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  5. "Bez wysiłku nie ma sukcesu."

"Bez wysiłku nie ma sukcesu."

Translation:Without effort there is no success.

January 4, 2016

20 Comments


https://www.duolingo.com/profile/ngfio

Bez pracy nie ma kołaczy. ;)


https://www.duolingo.com/profile/zagadka314

Could be wrong, but I think "circular wedding bread" is not a good translation for kołaczy xD

So what is it?


https://www.duolingo.com/profile/Emwue

Depends on your definition of 'bread' – „kołacz” is a type of cheesecake, made from sweetened bread-like dough.

In reality, this idiom no longer makes sense, as the chief difficulty in making it was kneading the dough(after cheese is added it's serious hassle to make it smooth again), but that can now be taken care of by a mixer/kitchen robot/food processor, so making „kołacz” these days is pretty straightforward thing.

Obviously, if you want to make fancy shapes, like the ones Trofaste posted, it requires some work too, but once the dough has proper consistency, it's no harder(and no easier) than for example shaping pretzels, but truth be told, it's not really needed – by tradition, „kołacz” should be circular(after all, it's name derives from „koło” = 'wheel'), but vaguely bagel-like shape is 'good enough'. ;)


https://www.duolingo.com/profile/zagadka314

I love how it is translated to "circular wedding bread" on over 1000 sites xD

I noticed the connection to koło and figured that is where the "circular" part of "wedding bread" came from xD

Thanks for that explanation, it helps a lot! You should update the dictionary and wikipedia xD


https://www.duolingo.com/profile/Emwue

There is nothing to update, really – if your definition of bread includes sweetened breads too(instead of considering them cakes), 'circular wedding bread' is an apt description if a bit cheesy. :P

Wikipedia has an article about it, simply called „Kołacz”, though. ;)


https://www.duolingo.com/profile/Trofaste

Is it basically "without labour there is no glory"? In other words, "no pain, no gain"?


https://www.duolingo.com/profile/zagadka314

Without work, there is no "circular wedding bread" xD


https://www.duolingo.com/profile/Jellei

Sometimes the proverb is so old, that a word from it is actually not used at all aside from the proverb itself ;) And a Polish person does not really even think about the fact that he/she doesn't understand the literal meaning...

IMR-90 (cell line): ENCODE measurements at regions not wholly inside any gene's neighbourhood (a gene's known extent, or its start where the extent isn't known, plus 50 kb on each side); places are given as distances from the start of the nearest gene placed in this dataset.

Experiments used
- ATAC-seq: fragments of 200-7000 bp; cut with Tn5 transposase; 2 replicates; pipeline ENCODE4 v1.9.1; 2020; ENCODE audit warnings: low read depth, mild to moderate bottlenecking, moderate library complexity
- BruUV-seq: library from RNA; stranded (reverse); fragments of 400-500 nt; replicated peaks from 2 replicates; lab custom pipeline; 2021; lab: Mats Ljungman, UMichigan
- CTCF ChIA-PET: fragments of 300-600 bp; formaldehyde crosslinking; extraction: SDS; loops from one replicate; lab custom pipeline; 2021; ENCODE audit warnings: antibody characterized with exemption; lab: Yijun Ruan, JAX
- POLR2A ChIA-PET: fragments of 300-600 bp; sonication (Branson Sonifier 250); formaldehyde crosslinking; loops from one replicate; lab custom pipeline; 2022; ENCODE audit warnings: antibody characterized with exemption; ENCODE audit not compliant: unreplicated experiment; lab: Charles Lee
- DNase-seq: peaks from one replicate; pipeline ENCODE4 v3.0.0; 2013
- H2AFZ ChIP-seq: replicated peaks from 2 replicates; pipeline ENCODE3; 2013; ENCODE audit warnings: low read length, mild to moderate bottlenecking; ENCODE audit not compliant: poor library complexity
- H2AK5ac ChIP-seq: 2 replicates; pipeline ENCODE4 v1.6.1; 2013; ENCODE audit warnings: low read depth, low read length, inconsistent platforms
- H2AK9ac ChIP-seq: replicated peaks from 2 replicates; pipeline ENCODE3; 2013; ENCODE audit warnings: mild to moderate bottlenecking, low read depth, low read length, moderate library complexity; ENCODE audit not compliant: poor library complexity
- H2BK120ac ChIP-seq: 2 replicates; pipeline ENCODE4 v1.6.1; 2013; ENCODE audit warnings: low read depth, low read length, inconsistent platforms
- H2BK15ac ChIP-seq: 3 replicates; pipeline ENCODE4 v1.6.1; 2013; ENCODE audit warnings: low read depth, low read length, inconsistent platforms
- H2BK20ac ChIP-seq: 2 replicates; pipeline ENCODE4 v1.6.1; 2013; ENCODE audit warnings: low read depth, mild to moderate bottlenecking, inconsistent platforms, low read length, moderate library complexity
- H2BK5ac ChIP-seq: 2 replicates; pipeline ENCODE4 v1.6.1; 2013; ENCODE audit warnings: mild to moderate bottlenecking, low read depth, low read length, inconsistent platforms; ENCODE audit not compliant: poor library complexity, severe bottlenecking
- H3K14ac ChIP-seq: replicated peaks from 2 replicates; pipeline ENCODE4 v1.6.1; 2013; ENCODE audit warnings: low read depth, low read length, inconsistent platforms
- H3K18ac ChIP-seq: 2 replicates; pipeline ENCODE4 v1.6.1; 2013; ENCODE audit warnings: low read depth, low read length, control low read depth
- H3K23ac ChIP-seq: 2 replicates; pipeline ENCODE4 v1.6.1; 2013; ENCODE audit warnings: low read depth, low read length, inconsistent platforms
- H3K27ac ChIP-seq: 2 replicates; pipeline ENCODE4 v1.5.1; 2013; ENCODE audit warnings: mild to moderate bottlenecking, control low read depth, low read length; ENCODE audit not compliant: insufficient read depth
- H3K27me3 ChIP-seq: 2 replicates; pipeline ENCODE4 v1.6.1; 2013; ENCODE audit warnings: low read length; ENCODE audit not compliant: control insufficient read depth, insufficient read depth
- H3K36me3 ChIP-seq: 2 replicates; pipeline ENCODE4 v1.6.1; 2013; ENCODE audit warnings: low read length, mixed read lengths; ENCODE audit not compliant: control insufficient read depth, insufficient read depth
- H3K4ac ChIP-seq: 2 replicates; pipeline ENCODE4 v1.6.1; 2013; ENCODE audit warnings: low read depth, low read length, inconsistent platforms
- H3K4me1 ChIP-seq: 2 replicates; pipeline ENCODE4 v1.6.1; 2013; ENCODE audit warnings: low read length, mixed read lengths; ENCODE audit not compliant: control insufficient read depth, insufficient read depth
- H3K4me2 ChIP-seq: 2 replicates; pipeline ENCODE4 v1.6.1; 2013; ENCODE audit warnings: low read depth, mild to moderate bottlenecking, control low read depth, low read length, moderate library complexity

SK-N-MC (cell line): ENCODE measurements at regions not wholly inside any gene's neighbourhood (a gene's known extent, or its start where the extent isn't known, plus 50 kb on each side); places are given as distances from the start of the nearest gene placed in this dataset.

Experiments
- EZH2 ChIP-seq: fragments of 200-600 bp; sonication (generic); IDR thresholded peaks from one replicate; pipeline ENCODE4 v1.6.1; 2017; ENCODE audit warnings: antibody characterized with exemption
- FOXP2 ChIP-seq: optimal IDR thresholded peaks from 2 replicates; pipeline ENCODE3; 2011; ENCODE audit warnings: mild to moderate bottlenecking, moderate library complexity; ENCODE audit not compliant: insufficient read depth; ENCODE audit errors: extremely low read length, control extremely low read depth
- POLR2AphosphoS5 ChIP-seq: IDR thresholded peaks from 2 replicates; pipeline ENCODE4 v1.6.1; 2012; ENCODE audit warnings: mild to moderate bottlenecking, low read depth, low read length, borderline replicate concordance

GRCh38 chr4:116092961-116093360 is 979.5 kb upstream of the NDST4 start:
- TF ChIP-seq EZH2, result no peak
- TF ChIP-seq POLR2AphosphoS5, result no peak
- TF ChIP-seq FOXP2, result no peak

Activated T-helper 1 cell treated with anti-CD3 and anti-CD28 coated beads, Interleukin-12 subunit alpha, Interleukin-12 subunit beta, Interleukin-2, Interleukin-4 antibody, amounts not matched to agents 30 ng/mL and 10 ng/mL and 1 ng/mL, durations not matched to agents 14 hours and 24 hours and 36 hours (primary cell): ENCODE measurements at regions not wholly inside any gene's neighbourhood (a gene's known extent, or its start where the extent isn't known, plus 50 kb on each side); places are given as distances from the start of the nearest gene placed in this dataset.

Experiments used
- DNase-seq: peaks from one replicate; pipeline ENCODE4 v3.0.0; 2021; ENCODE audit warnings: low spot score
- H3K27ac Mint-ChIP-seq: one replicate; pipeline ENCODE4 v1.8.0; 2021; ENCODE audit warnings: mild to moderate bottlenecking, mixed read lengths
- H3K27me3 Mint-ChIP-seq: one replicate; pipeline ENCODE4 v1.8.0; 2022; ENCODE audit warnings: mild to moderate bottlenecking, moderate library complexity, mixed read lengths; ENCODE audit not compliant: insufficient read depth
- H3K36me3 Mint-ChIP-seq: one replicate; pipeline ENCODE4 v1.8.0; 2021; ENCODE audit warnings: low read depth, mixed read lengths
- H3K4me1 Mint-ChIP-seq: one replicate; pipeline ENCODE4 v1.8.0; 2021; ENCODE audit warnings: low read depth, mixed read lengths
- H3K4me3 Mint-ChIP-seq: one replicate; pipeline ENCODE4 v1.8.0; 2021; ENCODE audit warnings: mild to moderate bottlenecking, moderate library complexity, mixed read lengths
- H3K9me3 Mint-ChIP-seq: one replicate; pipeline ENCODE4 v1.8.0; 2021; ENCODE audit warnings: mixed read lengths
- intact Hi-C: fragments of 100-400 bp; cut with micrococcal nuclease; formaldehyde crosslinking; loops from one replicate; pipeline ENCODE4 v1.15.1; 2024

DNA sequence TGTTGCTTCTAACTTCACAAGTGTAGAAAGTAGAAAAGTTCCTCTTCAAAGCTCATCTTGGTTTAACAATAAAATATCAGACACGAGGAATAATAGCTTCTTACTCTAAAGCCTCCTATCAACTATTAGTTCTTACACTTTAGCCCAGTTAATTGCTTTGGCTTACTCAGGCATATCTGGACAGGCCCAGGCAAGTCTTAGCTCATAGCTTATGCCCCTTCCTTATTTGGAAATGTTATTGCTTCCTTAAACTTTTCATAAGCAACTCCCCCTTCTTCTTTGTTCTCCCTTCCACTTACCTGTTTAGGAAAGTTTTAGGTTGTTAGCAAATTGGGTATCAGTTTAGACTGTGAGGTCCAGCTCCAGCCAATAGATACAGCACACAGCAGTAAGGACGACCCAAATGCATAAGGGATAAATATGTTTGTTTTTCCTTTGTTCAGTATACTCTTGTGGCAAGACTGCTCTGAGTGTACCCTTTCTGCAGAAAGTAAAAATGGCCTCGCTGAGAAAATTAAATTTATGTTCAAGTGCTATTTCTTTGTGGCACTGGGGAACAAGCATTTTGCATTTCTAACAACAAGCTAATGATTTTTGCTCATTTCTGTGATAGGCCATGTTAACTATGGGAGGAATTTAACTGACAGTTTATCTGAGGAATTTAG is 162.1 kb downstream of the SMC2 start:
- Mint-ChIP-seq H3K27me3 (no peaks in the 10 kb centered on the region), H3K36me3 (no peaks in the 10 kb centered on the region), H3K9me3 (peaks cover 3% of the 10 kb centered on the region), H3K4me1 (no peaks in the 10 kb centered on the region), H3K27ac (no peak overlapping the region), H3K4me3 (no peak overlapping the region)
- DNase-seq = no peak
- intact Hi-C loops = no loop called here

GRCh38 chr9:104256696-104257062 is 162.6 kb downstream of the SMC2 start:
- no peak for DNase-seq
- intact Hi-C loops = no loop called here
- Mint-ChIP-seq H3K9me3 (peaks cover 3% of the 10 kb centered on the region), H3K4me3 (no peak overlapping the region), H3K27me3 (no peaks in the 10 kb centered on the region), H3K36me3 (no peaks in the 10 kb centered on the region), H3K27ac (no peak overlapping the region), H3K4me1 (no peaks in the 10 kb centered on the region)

https://www.duolingo.com/profile/dj___

What’s wrong? Except it’s not necessarily a wedding one…


https://www.duolingo.com/profile/Trofaste

Actually, on further thought, "Without work there is no this kind of cake"? It must be a complicated cake to make, but if it's a wedding cake that would actually make sense.


https://www.duolingo.com/profile/zagadka314

I can't believe how many sites translate it this way xD

My favorite is from this Wikipedia article: Belonging to Wierzbica Górna are the rural hamlets Międzybrodzie and Leśnicówka (Wałda) along with settlements Cegielnia (brickyard) and Kołaczek (circular wedding bread).


https://www.duolingo.com/profile/Trofaste


That's what a Google image search gave me. And that looks like a real pain to make. This begins to make sense. No pain (making the thing), no gain (no finished bread). Makes more sense than half the idioms I've heard, actually! :D


https://www.duolingo.com/profile/Kabi90

"no pain, no gain" should be also an acceptable answer


https://www.duolingo.com/profile/Winterhen

Dlaczego "Without an effort there is no success" jest złą odpowiedzią? Konkretnie chodzi mi o "an".


[deactivated user]

    Effort jest tak jak News, Air, Trash, i tak dalej które nie można się liczyć po angielsku. Nie można mieć na przykład 'one news' więc nie używamy 'a news.'

    Kilka przykłady: "Some effort" "A lot of effort" "No effort" "You put in too much effort" https://en.m.wikipedia.org/wiki/Mass_noun


    https://www.duolingo.com/profile/Winterhen

    Wielkie dzięki za wytłumaczenie :) Trochę mnie zmyliły przykłady, z którymi miałam styczność czytając teksty w internecie (wiadomo, że jest w nim sporo błędów, ale po prostu "osłuchała" mi się taka wersja i teraz ciężko mi ją wykorzenić). Np tutaj: http://pl.bab.la/slownik/angielski-polski/make-an-effort Często spotykam się z tym zwrotem w tytułach artykułów, typu "Make more money without an effort" itp, z resztą po wpisaniu frazy w google wyskakują nawet strony słowników więc to może wprowadzać w błąd.


    https://www.duolingo.com/profile/Simone76

    To jak będzie z tym "No pain, no gain."? Chyba znajomość wyrażeń idiomatycznych powinna być poczytywana za + ...?


    https://www.duolingo.com/profile/Jellei

    Hmmm... czemużby nie, w sumie ;) Dodałem.


    https://www.duolingo.com/profile/Arnoldpitt

    Is there any audible difference between "o" (with an accent), "u" and "il" with a sash on the l)


    https://www.duolingo.com/profile/Jellei

    Ó and U - not really.

    "ił"? well, it's a completely different thing.

    In some words, where 'U' is preceded by a vowel, it does sound like Ł. (like "auto", which sounds like "ałto" and not "a-u-to".

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